Attending to the Earth
Brother Clark has said that if we are to be effective advocates of the earth we must love her. This year, the 100th anniversary of Hilfield Friary, we will look at writing that expresses that love and think about the ways in which an attentiveness towards the natural world can be honoured and expressed by an attentiveness of language.
George Herbert warned against resting in ‘Nature, not the god of Nature’. For Francis and Herbert, as for many of the writers we’ll be looking at, nature was a revelation of the God who is its source. What we now call ‘nature writing’ was an act of discerning and celebrating the action of God. While few contemporary nature writers approach their subject in this way, the quality of their attention allows us to know more deeply the earth and her creatures whom we are so urgently called upon to cherish.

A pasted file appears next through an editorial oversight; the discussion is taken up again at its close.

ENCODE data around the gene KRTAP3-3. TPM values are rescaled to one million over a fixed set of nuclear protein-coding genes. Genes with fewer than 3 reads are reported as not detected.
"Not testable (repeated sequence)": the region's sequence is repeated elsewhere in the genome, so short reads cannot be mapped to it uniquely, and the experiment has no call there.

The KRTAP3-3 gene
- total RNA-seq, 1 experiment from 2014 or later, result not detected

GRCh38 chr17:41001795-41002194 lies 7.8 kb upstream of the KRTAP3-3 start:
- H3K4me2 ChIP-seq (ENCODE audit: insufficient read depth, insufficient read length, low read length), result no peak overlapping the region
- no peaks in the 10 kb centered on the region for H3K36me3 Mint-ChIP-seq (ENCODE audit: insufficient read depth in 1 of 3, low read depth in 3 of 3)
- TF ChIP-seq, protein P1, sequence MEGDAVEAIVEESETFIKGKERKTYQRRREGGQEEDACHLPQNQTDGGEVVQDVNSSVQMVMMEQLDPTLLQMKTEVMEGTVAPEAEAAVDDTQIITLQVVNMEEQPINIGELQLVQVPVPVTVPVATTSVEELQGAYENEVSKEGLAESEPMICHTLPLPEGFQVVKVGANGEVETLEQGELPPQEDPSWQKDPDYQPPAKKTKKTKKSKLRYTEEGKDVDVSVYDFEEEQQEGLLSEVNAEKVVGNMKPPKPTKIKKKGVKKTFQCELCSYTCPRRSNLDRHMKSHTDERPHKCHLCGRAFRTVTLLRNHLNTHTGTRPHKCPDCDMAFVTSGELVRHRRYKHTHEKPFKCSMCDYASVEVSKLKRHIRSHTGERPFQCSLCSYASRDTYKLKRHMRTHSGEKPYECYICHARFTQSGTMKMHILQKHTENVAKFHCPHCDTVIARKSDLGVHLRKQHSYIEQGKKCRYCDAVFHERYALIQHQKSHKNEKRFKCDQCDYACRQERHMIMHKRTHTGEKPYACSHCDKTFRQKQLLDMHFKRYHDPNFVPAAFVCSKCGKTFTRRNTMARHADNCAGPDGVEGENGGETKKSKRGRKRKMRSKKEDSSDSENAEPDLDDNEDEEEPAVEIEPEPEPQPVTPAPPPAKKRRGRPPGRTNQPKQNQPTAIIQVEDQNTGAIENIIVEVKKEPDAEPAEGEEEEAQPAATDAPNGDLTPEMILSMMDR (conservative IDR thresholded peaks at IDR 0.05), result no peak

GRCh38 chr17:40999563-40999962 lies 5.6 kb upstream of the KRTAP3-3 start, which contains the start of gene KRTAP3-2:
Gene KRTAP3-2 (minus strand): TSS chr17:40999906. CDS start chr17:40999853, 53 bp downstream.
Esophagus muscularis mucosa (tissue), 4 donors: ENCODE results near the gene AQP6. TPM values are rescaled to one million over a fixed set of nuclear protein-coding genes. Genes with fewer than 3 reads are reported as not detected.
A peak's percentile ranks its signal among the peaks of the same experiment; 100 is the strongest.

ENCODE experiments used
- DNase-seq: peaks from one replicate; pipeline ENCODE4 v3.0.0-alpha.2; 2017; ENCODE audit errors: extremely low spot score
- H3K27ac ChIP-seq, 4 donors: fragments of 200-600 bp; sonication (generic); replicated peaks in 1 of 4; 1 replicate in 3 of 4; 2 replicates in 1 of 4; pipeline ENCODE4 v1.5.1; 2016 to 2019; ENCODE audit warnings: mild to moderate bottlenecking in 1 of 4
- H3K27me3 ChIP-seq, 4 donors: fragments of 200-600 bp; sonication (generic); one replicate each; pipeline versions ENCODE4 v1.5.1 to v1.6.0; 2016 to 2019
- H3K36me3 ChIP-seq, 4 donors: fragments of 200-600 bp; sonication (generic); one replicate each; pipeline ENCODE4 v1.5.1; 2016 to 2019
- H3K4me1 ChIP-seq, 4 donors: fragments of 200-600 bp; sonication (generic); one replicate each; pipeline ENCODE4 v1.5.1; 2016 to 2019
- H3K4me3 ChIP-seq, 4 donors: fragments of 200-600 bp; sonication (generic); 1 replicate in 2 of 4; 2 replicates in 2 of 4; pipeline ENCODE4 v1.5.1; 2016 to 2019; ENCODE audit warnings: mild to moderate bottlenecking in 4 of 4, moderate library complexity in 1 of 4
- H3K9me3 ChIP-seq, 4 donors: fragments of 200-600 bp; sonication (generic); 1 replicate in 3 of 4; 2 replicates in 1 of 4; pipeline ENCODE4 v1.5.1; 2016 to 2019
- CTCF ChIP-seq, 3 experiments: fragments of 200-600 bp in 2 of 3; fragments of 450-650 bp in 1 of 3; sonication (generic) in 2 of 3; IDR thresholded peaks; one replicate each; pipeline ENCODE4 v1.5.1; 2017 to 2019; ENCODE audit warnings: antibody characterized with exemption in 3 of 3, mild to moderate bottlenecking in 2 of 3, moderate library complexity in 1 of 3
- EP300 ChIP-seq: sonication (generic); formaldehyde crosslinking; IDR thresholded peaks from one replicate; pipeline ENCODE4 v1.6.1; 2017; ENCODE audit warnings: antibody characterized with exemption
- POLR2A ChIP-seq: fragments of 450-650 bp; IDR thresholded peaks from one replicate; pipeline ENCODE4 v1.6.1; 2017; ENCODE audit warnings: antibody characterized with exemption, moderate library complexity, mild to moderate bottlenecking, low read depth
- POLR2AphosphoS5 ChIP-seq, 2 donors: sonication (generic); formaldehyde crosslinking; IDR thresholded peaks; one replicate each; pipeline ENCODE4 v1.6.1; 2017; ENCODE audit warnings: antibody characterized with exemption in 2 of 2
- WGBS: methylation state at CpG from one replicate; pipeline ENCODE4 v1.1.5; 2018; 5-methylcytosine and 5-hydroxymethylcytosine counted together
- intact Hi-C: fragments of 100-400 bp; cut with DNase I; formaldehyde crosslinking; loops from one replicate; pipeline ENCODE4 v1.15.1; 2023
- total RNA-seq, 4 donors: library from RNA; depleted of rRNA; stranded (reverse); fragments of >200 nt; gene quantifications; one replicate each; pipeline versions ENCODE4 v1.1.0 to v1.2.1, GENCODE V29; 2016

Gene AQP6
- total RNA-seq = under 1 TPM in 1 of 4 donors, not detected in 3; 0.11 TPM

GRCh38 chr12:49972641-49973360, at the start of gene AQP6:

During this weekend we will be looking at work from a wide variety of poets from the middle ages until now and also at some passages of nature writing in prose. The writers whose work we’ll read may include Thomas Traherne, Thomas Browne, Gilbert White, Dorothy Wordsworth, William Wordsworth, John Clare, Gerard Manley Hopkins, Edward Thomas, Elizabeth Bishop, Nan Shepherd, Roger Deakin, Ronald Blythe, Kim Taplin, Wendell Berry, Michael Longley, Louise Glück, and Kathleen Jamie.